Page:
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|Web of Science®
|Formation of neutrals of interstellar significance in the gas phase by one-electron oxidation of precursor anions of known bond connectivity
Mc Anoy, A.
|Current Organic Chemistry, 2003; 7(15):1545-1564
|Bentham Science Publ Ltd
|Dua S.; Blanksby S.J.; Peppe S.; McAnoy A.M.; Blumenthal T.; Bowie J.H.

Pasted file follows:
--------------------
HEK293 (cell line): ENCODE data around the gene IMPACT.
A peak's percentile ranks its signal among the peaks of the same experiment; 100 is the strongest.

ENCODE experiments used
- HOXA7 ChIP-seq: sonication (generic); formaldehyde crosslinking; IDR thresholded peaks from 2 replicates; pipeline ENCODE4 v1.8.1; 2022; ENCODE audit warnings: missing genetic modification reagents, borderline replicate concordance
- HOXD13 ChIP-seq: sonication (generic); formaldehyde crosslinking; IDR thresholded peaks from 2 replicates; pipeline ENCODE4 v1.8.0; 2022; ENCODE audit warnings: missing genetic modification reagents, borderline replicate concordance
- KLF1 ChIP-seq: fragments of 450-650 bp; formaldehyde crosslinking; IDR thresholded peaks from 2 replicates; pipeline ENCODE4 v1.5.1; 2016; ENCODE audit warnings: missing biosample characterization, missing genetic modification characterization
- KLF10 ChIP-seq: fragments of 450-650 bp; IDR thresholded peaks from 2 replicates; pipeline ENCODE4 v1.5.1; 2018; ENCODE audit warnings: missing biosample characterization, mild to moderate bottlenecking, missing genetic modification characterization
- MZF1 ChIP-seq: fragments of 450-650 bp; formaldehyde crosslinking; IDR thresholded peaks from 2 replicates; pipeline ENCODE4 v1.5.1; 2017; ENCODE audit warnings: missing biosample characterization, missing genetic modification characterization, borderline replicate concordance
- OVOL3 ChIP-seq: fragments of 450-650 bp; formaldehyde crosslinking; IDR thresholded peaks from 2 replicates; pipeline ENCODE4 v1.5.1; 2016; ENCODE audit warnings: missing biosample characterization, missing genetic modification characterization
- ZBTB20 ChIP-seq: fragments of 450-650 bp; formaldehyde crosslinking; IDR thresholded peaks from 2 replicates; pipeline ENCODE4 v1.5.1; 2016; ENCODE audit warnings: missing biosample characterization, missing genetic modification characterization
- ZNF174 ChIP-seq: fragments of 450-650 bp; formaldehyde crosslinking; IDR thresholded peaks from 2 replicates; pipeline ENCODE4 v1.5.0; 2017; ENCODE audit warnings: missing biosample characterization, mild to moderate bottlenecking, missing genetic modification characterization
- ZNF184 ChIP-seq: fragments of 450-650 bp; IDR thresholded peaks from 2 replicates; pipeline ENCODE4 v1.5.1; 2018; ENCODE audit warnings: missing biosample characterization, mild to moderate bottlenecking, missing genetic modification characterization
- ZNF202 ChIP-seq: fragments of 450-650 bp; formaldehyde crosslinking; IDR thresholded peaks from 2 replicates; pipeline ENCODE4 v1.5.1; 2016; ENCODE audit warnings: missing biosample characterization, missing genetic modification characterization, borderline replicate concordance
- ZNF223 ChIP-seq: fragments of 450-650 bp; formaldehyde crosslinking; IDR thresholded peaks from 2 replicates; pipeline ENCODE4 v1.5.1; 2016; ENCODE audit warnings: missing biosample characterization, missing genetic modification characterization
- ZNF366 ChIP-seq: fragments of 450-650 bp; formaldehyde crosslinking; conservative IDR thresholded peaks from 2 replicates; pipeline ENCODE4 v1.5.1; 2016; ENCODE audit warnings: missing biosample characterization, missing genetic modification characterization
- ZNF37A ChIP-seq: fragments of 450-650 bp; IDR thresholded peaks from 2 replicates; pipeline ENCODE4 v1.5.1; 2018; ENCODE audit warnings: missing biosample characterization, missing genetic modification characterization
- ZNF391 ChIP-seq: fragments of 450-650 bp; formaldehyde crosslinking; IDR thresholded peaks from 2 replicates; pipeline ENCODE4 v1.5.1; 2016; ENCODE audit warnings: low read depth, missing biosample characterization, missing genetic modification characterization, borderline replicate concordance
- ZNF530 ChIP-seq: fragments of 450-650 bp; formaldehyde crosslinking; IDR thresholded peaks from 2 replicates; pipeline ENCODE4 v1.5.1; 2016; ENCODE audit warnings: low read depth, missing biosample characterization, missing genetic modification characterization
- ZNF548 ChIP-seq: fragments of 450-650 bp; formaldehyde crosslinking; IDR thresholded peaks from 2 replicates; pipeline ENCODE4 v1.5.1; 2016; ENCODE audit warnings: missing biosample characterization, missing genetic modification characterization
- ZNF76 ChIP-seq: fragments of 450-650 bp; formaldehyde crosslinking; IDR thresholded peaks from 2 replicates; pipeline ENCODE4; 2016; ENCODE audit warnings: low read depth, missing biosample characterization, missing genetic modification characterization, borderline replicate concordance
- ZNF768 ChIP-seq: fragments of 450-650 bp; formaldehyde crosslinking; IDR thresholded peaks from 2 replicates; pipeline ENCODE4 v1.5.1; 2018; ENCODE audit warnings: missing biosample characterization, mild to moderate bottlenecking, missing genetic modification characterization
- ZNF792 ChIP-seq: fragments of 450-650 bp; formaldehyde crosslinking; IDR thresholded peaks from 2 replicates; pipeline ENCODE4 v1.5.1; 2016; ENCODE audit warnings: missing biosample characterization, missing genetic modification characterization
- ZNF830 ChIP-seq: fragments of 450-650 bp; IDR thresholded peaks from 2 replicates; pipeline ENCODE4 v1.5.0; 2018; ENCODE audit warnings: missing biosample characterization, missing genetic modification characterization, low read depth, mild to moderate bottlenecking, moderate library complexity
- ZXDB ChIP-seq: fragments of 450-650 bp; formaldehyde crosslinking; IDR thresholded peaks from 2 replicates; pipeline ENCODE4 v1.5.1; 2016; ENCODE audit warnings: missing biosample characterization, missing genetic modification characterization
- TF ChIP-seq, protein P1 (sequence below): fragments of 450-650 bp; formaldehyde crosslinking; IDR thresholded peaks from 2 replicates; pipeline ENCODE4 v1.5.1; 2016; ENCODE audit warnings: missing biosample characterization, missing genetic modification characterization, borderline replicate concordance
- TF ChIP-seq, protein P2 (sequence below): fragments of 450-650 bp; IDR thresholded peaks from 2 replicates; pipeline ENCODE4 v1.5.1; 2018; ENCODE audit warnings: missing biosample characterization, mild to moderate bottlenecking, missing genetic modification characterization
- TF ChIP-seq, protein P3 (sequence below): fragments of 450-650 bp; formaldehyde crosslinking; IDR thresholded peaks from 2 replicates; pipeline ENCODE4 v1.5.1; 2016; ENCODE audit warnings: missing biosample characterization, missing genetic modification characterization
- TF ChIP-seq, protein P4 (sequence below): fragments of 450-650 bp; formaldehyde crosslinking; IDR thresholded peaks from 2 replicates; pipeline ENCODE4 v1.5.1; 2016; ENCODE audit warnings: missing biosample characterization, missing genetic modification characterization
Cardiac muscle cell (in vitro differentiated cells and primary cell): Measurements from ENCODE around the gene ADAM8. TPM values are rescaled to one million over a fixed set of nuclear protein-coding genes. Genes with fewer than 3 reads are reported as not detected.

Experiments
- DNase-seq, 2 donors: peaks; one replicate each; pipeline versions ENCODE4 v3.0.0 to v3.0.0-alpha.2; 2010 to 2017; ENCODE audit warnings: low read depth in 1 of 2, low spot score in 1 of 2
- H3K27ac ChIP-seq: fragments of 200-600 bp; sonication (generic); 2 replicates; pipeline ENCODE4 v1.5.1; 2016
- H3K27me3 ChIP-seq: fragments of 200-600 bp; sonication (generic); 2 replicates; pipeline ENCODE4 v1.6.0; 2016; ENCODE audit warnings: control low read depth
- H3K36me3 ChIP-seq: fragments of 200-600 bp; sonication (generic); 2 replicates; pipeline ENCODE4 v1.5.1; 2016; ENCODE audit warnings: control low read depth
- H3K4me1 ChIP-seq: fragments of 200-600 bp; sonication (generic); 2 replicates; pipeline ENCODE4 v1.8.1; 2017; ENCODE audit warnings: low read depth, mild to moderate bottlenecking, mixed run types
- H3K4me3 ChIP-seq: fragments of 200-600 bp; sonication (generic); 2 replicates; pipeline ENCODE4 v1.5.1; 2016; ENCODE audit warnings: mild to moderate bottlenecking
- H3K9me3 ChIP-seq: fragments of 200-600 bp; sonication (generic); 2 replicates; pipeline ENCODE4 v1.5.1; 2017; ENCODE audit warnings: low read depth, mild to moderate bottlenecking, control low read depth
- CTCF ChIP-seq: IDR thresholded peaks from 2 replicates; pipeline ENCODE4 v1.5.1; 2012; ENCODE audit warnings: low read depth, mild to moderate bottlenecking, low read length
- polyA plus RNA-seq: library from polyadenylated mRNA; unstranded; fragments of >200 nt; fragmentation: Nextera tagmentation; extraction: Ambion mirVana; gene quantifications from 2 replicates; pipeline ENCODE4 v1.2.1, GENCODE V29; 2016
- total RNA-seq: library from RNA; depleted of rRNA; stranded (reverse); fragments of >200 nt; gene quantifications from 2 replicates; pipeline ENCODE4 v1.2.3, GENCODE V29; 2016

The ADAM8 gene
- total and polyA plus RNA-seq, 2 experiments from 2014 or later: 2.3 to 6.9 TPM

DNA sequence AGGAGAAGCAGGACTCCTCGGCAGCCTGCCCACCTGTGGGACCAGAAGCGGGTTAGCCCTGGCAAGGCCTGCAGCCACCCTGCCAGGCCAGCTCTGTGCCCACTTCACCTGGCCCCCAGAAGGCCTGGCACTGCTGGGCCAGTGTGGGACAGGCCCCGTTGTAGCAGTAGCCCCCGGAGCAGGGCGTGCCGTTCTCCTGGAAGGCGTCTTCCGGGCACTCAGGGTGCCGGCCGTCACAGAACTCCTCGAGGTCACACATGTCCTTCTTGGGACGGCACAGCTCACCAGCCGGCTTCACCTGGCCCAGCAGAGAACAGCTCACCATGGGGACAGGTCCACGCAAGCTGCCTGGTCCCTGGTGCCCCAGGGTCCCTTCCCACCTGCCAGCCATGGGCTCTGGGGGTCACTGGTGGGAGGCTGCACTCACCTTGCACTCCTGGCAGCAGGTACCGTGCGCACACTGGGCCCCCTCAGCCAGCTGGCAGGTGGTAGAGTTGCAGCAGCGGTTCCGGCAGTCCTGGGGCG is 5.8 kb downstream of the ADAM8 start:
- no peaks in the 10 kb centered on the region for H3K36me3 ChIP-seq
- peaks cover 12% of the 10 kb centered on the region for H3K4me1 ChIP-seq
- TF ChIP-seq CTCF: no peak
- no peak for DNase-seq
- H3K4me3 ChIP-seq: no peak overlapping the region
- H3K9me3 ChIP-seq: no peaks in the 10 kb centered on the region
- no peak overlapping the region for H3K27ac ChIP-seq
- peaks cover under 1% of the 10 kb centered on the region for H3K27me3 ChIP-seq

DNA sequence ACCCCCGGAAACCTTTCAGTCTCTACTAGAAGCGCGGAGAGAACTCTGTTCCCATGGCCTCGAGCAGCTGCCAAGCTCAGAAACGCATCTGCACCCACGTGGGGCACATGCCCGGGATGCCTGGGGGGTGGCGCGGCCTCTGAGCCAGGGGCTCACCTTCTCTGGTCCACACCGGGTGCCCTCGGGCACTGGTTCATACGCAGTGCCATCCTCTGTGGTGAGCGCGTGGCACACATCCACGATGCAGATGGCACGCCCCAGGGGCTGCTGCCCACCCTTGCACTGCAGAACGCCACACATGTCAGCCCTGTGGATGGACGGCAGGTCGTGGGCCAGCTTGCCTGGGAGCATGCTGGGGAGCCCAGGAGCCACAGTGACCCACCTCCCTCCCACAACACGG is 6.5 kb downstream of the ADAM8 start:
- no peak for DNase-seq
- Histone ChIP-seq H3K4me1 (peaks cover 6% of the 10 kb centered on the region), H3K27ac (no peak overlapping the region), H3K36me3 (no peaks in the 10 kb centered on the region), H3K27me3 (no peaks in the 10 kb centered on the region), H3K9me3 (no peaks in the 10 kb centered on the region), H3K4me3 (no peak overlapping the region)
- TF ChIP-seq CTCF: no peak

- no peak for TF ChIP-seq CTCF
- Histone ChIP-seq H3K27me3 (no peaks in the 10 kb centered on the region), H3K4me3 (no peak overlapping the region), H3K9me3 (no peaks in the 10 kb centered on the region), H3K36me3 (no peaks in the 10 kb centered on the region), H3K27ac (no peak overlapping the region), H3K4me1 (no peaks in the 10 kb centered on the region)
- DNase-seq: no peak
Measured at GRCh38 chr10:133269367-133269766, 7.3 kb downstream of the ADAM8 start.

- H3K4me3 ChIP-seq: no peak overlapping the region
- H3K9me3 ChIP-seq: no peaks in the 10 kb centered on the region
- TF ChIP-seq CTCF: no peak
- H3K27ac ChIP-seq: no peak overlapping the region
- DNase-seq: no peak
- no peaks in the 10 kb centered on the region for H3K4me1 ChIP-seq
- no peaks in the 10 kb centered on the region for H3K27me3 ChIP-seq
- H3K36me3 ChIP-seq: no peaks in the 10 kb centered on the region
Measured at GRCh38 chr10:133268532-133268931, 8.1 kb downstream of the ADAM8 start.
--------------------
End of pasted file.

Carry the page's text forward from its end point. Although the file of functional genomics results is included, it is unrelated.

|In principle, Franck-Condon one-electron oxidation of an anion of known bond connectivity in a collision cell of a mass spectrometer may give the corresponding neutral. This neutral may be transmitted to a second collision cell in which it may be ionised. In order to be detected in the second cell, a neutral must be stable for the 10-6 sec between formation in one collision cell and ionisation in the second. If the neutrals are converted to cations in the second cell, the positive ion fragmentations may, in principle, be used to probe the structure of the neutral(s) formed in the first collision cell, particularly if there is a peak corresponding to the ionised neutral. This technique is called neutralisation reionisation mass spectrometry, or specifically for the stepwise two-electron oxidation of an anion through a neutral to a cation, -NR+. The analogous -NR- technique may also be used to study the neutral(s) formed in the first collision cell; in this case negative ion fragmentations are used to provide information concerning the structure(s) of the neutral(s). The -NR methods are techniques whereby transient and often reactive neutrals of unusual structures already detected (by rotational or infrared spectroscopy) in interstellar dust clouds or circumstellar clouds surrounding carbon-rich suns may be formed and investigated in the laboratory. Examples are described whereby -NR methods produce stable neutrals, e.g. the cumulenes C5H (this system is under further investigation), C7K2, and various oxo-cumulenes like CnO (n = 3, 5 and 7) and NCnO (n = 3 and 4). Some of these neutrals are known stellar molecules, others are awaiting experiments to test for their presence in either interstellar dust clouds or circumstellar envelopes. Some neutrals formed by -NR experiments have sufficient excess energy to undergo decomposition during the microsecond timeframe of the neutralisation reionisation experiment, e.g. energised oxo-cumulenes lose CO, and transient O2C-CO decomposes to CO and CO2. Other energised neutrals may rearrange to another isomer. The most interesting examples given in this article fall into this category. These include (i) the linear-C4 to rhombic-C4 rearrangement, and the analogous rearrangement of linear-C5, both of which effectively randomise all carbons in these molecules, (ii) the complex atom scrambling of NCCCN, and (iii) those rearrangements where a neutral isomer rearranges to one which is more negative in energy, including the processes CCCHO to HCCCO, and C2COC2 to CCCCCO.
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